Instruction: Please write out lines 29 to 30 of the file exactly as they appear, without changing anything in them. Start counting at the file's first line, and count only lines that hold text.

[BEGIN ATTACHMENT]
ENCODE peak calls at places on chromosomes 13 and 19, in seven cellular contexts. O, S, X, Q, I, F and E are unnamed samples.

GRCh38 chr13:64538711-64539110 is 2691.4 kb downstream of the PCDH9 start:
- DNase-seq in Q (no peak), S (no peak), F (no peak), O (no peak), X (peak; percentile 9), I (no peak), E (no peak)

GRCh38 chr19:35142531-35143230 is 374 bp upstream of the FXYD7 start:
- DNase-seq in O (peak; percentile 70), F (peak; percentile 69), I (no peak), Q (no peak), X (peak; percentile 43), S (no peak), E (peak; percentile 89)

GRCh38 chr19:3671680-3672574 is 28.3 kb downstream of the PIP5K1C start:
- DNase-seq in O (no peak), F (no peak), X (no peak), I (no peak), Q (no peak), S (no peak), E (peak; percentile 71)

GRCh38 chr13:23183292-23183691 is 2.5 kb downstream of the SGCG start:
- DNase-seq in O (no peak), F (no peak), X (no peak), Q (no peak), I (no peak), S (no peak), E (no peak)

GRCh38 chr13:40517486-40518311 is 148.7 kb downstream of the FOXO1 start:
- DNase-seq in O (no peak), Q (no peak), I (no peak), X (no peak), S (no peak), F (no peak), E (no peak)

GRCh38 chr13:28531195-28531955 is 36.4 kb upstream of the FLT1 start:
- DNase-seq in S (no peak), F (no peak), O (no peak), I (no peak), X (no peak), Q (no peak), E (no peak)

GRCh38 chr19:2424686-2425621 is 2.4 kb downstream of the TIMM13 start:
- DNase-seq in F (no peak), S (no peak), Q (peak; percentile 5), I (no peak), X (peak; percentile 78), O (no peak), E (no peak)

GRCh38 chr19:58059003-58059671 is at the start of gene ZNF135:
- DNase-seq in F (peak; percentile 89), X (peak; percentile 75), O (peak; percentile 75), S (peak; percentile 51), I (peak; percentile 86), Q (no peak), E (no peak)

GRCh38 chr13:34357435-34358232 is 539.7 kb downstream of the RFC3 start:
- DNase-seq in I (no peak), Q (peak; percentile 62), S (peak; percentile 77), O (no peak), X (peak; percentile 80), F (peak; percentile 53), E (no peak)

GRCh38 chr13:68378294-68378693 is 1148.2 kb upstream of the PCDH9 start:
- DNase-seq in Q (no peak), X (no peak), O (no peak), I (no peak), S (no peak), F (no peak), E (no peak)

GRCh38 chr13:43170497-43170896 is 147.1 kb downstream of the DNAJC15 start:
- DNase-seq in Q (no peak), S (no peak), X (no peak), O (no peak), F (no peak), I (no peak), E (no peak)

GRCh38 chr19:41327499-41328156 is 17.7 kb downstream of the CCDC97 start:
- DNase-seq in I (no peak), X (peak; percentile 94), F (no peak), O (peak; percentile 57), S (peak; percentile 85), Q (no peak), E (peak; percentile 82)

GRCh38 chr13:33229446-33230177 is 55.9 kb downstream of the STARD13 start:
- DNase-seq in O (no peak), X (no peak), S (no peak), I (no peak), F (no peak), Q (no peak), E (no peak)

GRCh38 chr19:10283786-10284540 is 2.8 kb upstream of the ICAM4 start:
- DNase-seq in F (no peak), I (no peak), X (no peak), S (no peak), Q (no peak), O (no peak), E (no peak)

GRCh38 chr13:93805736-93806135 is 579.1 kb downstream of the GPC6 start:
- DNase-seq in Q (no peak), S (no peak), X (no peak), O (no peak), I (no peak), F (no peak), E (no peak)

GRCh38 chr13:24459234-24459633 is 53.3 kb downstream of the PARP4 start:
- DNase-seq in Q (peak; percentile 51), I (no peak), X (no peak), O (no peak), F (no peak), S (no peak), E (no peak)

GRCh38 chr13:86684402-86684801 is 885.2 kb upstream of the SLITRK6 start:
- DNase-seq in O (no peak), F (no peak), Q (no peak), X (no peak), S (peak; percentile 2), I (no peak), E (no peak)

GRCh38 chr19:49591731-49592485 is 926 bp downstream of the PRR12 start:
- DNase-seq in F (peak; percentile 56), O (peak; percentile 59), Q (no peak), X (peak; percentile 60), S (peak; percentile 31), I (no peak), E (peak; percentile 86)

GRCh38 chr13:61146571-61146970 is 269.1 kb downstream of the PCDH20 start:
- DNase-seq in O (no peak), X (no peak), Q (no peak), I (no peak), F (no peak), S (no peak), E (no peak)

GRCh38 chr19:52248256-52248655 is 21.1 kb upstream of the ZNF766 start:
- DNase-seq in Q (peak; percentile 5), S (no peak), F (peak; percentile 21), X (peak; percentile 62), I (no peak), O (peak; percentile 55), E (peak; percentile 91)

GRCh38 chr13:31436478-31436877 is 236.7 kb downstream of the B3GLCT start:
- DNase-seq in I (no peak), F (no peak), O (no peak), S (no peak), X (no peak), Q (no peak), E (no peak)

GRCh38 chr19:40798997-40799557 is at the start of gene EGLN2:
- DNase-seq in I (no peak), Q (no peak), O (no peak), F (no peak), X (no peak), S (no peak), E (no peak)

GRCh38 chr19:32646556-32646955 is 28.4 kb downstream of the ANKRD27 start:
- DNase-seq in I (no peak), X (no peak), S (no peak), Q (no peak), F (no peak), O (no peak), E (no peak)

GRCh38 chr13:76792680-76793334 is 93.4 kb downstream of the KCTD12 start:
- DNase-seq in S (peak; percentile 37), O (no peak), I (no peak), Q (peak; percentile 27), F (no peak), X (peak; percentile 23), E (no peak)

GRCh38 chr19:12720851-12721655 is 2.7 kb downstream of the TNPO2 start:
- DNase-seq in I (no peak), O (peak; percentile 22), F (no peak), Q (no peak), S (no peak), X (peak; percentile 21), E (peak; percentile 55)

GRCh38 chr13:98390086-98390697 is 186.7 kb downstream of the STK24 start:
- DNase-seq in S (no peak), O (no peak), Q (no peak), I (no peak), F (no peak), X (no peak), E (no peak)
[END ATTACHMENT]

- DNase-seq in F (no peak), I (no peak), X (no peak), S (no peak), Q (no peak), O (no peak), E (no peak)

GRCh38 chr13:93805736-93806135 is 579.1 kb downstream of the GPC6 start: